This specimen from the leg of a 65-year-old man was submitted to rule out basal cell carcinoma. This is a typical presentation and clinical diagnosis for clear cell acanthomas, as they are often red-brown with telangiectasias. The etiology is unclear, with some authors proposing it is a neoplasm while others favor an inflammatory condition. Giant forms have been described. On histology, a collarette is often present, as shown here. The cells are monotonous and bland. They have a clear look to their cytoplasm from the presence of glycogen, which can be demonstrated by a PAS stain (and eliminated with diastase) or electron microscopy. The differential diagnosis includes seborrheic keratosis, Bowen disease, and poroma. The distinguishing features include the sharp demarcation of clear cells with the adjacent epidermis, absence of cytologic atypia, and the typical presence of inflammatory cells.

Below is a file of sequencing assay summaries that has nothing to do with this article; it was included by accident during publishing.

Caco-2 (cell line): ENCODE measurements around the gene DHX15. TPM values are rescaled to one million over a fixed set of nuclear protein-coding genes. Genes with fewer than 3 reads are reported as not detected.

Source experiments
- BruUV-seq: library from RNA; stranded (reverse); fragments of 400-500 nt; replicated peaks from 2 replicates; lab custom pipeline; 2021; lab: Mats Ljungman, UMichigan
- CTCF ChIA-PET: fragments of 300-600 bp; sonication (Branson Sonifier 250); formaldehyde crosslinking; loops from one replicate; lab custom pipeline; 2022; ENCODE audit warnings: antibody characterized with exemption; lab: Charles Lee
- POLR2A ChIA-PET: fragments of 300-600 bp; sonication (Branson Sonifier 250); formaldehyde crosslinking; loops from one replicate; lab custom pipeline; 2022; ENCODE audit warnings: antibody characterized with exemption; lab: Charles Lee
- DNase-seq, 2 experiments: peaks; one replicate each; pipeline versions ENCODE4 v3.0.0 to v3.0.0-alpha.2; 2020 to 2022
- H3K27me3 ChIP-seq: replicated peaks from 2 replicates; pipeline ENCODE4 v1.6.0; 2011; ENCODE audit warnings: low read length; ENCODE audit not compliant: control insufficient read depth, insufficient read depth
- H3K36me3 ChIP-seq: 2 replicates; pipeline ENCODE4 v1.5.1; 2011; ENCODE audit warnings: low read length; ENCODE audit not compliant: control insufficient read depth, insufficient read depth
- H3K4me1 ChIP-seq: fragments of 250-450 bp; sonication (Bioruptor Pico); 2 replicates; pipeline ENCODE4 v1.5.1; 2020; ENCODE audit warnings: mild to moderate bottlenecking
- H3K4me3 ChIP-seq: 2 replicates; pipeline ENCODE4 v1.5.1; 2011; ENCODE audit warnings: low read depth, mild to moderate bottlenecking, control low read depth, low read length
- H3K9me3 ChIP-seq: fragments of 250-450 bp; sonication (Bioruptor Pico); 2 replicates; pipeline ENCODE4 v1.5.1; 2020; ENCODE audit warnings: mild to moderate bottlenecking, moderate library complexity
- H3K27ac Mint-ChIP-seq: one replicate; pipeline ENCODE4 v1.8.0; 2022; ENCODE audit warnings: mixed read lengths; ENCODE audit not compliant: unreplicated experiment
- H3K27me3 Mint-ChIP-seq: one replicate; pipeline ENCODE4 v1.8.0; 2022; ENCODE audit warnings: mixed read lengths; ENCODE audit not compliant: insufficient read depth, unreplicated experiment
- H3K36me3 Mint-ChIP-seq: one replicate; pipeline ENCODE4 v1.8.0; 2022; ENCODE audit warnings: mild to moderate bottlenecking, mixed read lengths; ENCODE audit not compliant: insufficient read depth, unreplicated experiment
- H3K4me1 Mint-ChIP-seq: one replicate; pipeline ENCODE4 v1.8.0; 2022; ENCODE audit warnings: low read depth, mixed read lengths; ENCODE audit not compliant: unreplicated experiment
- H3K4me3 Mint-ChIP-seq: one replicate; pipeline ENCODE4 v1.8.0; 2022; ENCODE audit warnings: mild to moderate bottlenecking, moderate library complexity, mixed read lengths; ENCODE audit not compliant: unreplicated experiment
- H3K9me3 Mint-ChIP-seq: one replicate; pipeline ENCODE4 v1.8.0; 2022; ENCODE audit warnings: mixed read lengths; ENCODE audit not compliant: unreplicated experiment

At higher power of the same lesion, there is an abrupt change in the epidermis at the edge of the lesion. The cells are clearly keratinocytes, as intercellular bridges are evident. Their cytoplasm is pale (glycogenated). Significant atypia is not present. Overlying the lesion is parakeratotic scale, and few inflammatory cells percolate through.